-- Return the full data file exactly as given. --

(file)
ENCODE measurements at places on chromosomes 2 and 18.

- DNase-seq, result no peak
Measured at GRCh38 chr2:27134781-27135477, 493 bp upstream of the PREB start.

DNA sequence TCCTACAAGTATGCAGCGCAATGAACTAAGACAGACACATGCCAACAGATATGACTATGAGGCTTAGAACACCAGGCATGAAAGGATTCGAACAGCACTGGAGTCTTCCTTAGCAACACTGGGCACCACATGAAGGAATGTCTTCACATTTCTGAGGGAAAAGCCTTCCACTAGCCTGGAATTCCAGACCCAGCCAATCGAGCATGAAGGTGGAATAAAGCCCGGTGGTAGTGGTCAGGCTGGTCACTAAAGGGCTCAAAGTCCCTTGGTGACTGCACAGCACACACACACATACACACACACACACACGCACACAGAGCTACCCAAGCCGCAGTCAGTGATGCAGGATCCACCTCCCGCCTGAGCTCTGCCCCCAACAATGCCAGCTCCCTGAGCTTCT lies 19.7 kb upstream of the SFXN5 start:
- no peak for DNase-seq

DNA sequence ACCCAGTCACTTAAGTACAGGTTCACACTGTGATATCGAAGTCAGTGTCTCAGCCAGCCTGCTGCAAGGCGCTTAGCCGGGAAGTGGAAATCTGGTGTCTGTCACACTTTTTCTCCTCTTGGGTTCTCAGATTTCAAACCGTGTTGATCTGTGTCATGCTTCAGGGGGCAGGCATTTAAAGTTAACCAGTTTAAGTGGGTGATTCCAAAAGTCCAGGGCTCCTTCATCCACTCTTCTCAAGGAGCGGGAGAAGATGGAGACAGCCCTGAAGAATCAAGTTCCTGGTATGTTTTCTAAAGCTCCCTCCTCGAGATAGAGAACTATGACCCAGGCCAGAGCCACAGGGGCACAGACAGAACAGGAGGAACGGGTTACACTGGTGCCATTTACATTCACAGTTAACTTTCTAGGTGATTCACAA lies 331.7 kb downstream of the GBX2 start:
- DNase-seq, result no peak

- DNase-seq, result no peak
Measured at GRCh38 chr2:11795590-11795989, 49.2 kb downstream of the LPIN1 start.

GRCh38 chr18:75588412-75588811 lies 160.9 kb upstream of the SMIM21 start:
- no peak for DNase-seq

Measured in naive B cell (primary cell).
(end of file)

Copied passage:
ENCODE measurements at places on chromosomes 2 and 18.

- DNase-seq, result no peak
Measured at GRCh38 chr2:27134781-27135477, 493 bp upstream of the PREB start.

DNA sequence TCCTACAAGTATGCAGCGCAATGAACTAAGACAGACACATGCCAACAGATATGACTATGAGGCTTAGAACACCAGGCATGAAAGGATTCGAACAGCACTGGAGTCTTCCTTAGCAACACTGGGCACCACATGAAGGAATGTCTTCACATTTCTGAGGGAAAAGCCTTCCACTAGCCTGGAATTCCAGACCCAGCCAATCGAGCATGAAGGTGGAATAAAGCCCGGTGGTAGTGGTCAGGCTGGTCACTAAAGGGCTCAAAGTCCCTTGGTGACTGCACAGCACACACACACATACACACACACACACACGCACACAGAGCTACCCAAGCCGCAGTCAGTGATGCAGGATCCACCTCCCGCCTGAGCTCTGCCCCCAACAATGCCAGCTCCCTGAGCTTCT lies 19.7 kb upstream of the SFXN5 start:
- no peak for DNase-seq

DNA sequence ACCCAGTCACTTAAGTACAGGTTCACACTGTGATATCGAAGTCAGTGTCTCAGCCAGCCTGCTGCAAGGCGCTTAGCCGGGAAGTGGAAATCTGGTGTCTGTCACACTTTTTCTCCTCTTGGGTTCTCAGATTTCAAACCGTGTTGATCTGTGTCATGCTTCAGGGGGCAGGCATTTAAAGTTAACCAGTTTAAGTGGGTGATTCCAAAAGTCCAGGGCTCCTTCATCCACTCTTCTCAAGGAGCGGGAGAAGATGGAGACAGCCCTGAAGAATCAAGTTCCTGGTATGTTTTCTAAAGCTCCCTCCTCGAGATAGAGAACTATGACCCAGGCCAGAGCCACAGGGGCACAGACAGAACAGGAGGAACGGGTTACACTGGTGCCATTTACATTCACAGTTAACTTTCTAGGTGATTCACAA lies 331.7 kb downstream of the GBX2 start:
- DNase-seq, result no peak

- DNase-seq, result no peak
Measured at GRCh38 chr2:11795590-11795989, 49.2 kb downstream of the LPIN1 start.

GRCh38 chr18:75588412-75588811 lies 160.9 kb upstream of the SMIM21 start:
- no peak for DNase-seq

Measured in naive B cell (primary cell).